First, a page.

Posts filed under “M&A”
He’s creatively bankrupt.
Recent studies show that few post and no one clicks through on likes, what’s a poor boy to do?
Buy something with all that Wall Street money to deflect criticism as those prognosticating and investing miss the point.
Steve Jobs is a hero not because he started the computer revolution, but because he continued it. Sure, he dandied up the Mac and got people buying fashion, but truly it was the iPod that broke Apple wide open, with the iPhone and iPad making it the world’s most valuable company.
Amazon has stayed ahead by creating the Kindle, in-house.
I’m not saying that that Apple and Amazon made no acquisitions, didn’t build upon the technology in the field, but I am saying they pushed it to create something new, that caught the public’s fancy. That’s Apple’s challenge today, to continue to innovate with its founder gone.
Microsoft was famous for stealing others’ ideas and then improving upon them. But the lack of vision has hobbled the company. After improving word processing and spreadsheets and the browser and utilizing the company’s OS to leverage their adoption, the company ran out of steam because it just couldn’t innovate.
Facebook innovation is centered on changing privacy and advertising policies, flummoxing users all the while.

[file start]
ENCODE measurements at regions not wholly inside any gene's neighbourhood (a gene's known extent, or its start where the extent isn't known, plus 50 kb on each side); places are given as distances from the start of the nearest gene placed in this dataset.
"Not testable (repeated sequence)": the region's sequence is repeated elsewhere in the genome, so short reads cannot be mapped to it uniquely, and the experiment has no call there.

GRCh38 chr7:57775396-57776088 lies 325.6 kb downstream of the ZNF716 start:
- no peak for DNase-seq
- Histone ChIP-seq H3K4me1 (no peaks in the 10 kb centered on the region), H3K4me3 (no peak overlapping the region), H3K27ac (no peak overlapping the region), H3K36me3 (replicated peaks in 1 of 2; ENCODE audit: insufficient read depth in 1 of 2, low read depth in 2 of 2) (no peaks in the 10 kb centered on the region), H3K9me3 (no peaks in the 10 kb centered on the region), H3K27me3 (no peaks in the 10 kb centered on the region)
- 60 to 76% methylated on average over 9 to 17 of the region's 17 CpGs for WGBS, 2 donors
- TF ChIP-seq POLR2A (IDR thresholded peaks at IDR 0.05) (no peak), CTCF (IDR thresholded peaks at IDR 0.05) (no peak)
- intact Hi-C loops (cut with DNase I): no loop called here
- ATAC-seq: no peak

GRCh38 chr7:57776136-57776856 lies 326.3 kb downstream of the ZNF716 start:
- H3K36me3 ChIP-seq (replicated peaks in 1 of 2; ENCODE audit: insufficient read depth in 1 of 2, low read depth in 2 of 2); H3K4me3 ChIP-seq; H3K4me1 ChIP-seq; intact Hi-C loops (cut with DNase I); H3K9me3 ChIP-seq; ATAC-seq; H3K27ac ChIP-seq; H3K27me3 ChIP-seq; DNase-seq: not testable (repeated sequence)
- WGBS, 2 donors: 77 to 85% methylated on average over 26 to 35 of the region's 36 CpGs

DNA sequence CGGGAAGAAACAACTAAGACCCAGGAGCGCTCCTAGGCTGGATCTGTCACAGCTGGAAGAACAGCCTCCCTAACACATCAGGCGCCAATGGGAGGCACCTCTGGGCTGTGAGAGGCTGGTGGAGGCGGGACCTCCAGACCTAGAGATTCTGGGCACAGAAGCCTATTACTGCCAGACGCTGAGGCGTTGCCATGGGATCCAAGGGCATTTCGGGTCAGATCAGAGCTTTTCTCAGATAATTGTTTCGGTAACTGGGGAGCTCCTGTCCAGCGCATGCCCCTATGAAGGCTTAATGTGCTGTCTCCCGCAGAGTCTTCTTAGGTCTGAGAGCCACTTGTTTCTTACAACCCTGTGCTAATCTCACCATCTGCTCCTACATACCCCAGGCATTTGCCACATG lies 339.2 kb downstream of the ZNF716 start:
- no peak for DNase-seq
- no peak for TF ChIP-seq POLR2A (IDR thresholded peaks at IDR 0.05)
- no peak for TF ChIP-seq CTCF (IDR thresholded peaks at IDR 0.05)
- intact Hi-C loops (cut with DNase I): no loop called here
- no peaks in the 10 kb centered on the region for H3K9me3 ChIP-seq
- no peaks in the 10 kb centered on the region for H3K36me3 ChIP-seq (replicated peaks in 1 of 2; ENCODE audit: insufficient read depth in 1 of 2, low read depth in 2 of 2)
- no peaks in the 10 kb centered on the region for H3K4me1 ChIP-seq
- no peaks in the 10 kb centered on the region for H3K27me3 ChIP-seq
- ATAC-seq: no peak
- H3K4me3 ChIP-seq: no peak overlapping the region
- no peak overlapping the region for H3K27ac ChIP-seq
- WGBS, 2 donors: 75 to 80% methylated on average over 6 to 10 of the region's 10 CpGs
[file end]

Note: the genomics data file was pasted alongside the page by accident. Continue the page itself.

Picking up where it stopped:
The Instagram purchase was akin to an industrialist buying a baseball team.
Nothing is pushing the ball forward, because there’s no vision. The guy in the hoodie is played out.
One can even argue he stole his original idea from the Winklevosses.
Just because you’re under thirty, that does not mean you’ve got your pulse on technology.
Furthermore, execution is key, but it’s built upon a foundation of creativity. You can get a plethora of people to play the notes, but finding someone to write them?
Yes, tech is just like music. A manager can get lucky once. The proof of talent is someone who does it twice, never mind many times.
Kind of like Bruce Allen. Who went from BTO to Bryan Adams to Michael Buble all of whom were different. And Bruce gets little press. But he’s working all the time.
Furthermore, the press and the public were caught flat-footed, because living in the so-called “Greatest Country In The World” they were asleep when it came to WhatsApp. I was too, until I went to Bogota and asked what that app Wendy kept tapping on her iPhone was. She stared at me incredulously…it’s WHATSAPP!
We want to communicate, we want to share. And some are fame whores. But most of us just want to be connected.
And Facebook and Twitter and so many social networks are built upon the fame whore paradigm. Let’s get the wannabe to spread the word, get everybody interested so we can go public and get rich and leave investors holding the bag.
Twitter… Baba Booey said he hadn’t tweeted in weeks. I barely do. Because I see no reason to put another raindrop into a sea of noise. I’m not saying I don’t check my feed, but what happens when only the fame whores are left?